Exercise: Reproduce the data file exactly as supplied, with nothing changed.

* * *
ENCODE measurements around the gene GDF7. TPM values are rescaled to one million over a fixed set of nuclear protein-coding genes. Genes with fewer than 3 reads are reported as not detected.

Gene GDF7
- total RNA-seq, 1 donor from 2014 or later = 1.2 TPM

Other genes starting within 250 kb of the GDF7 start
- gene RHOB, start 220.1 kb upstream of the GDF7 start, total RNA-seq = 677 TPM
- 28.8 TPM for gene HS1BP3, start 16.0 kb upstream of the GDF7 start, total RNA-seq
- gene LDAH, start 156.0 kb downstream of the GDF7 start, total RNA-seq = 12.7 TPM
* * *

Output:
ENCODE measurements around the gene GDF7. TPM values are rescaled to one million over a fixed set of nuclear protein-coding genes. Genes with fewer than 3 reads are reported as not detected.

Gene GDF7
- total RNA-seq, 1 donor from 2014 or later = 1.2 TPM

Other genes starting within 250 kb of the GDF7 start
- gene RHOB, start 220.1 kb upstream of the GDF7 start, total RNA-seq = 677 TPM
- 28.8 TPM for gene HS1BP3, start 16.0 kb upstream of the GDF7 start, total RNA-seq
- gene LDAH, start 156.0 kb downstream of the GDF7 start, total RNA-seq = 12.7 TPM